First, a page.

Leading Democrats are certainly not pouncing on the idea that they will have a legal case against the four executive orders issued by the Trump administration over the weekend.
When asked by ABC’s George Stephanopoulos, Senate minority leader Chuch Schumer (D-New York) said he’ll “leave that up to the attorneys.”
Pressed by @GStephanopoulos on the legality of President Trump’s COVID-19 executive orders, Sen. Chuck Schumer declines to say if they’re illegal: “I’ll leave that up to the attorneys. It doesn’t do the job.” https://t.co/9yHUUO77Ix pic.twitter.com/ukM9NTGPy7
— ABC News Politics (@ABCPolitics) August 9, 2020
Words like “meager, unworkable, weak and narrow” were included in a joint statement and tweets from Schumer and House Speaker Nancy Pelosi. But neither leader used any words like “illegal” or “unconstitutional.”
Instead of putting in the work to solve Americans’ problems, Pres. Trump chose to stay on his golf course to announce unworkable, weak & narrow policy announcements to slash the unemployment benefits that millions desperately need and endanger seniors’ Social Security & Medicare pic.twitter.com/QNwu3HEcbi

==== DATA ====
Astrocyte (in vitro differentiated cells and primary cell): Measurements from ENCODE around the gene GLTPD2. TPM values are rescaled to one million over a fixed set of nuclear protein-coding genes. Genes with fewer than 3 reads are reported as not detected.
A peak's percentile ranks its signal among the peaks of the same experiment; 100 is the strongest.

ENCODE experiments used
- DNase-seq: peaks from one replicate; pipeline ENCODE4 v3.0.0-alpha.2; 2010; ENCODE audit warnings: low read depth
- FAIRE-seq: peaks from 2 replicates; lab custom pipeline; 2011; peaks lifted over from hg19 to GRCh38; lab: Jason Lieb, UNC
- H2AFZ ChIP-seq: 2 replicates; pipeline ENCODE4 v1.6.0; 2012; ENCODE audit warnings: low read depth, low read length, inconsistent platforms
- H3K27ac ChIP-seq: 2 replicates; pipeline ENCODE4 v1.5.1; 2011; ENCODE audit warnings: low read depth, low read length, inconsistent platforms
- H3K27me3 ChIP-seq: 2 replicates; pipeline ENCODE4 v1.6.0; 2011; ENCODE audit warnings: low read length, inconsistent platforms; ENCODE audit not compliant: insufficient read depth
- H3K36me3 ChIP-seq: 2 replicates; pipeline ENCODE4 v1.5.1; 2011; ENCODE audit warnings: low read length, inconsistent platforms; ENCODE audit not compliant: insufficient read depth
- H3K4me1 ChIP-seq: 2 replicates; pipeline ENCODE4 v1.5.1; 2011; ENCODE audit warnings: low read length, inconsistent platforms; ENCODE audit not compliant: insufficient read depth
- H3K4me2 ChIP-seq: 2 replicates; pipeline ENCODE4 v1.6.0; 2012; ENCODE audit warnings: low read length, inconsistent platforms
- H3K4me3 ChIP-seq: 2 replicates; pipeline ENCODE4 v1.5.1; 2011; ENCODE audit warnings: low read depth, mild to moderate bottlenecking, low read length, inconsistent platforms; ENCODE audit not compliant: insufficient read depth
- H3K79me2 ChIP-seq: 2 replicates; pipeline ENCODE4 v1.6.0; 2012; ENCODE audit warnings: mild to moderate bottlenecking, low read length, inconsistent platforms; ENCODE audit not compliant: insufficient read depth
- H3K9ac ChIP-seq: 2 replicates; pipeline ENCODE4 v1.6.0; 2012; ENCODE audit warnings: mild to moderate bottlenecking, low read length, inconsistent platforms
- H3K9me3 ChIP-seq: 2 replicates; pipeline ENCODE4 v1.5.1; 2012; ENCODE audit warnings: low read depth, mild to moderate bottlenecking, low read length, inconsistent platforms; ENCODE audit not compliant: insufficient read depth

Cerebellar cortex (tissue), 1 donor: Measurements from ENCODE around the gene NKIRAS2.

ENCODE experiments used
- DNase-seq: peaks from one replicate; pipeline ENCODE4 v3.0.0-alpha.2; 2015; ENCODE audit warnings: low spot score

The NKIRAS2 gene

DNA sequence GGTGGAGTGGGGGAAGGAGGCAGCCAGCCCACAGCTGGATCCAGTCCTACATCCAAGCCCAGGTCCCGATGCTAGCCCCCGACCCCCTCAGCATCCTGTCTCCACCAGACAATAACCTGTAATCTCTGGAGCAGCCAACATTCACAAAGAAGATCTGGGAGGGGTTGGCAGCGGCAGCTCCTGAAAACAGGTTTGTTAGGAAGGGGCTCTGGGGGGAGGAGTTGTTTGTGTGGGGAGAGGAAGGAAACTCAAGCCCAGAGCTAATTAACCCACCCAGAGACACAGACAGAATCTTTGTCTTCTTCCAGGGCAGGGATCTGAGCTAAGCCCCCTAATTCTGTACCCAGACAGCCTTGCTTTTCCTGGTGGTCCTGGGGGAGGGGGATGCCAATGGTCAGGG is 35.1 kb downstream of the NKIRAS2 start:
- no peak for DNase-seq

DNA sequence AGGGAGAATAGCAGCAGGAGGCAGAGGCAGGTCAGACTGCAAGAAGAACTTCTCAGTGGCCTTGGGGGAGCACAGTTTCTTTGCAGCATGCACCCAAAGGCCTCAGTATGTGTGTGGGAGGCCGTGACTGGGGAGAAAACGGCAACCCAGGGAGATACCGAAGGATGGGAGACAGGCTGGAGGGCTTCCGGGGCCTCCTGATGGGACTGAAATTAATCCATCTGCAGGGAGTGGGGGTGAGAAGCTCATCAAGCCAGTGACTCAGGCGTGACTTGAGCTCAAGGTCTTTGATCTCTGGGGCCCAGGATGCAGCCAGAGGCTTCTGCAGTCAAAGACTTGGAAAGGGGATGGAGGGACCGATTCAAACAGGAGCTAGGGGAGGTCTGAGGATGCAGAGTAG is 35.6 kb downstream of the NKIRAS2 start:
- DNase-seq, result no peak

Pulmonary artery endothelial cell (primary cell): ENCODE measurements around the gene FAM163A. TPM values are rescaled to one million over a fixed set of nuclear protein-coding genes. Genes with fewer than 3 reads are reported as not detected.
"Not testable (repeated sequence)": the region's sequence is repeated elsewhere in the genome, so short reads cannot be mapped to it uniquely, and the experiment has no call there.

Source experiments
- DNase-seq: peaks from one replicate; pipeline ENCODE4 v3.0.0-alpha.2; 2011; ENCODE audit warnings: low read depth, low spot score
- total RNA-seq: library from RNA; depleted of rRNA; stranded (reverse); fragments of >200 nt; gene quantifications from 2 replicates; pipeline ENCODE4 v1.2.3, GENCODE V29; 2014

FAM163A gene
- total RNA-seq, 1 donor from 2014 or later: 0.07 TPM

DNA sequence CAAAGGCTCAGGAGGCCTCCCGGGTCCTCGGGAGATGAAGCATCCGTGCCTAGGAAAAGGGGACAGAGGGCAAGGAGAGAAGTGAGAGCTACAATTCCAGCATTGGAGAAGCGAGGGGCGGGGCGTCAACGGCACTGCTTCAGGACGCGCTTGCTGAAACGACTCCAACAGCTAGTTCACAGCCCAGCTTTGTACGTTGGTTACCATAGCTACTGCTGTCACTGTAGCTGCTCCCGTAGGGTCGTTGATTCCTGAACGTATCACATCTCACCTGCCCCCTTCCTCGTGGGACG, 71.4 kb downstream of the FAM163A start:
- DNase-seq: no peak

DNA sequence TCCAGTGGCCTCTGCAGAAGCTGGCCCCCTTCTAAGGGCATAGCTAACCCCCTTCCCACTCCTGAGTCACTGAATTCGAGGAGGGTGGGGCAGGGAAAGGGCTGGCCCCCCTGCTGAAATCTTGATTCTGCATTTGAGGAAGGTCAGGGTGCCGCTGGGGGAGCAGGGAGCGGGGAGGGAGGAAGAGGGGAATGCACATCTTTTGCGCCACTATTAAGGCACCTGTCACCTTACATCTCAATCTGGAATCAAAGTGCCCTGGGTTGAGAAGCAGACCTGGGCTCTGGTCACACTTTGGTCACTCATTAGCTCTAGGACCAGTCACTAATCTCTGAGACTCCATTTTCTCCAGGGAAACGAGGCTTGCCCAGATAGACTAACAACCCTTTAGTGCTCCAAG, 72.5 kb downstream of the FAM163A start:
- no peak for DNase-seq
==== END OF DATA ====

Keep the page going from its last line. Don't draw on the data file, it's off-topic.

— Chuck Schumer (@SenSchumer) August 9, 2020
They won’t say whether they’ll actually challenge the orders, but they’re plenty willing to use scare rhetoric.
Today’s meager announcements show President Trump still does not comprehend the seriousness or the urgency of the health and economic crises facing working families. These policies provide little real help for families.
— Nancy Pelosi (@SpeakerPelosi) August 8, 2020
In the ABC News interview referenced above, Schumer called the payroll tax cut “way off base.” But here was his take on that in 2011.
House GOP trying to play catch-up on jobs but their stalling of payroll tax cut shows they are still putting politics before recovery
— Chuck Schumer (@SenSchumer) August 29, 2011
Whether Democrats will try to take legal action or not remains to be seen. But if you listen to their leadership, you don’t get the sense that they believe they have a case.
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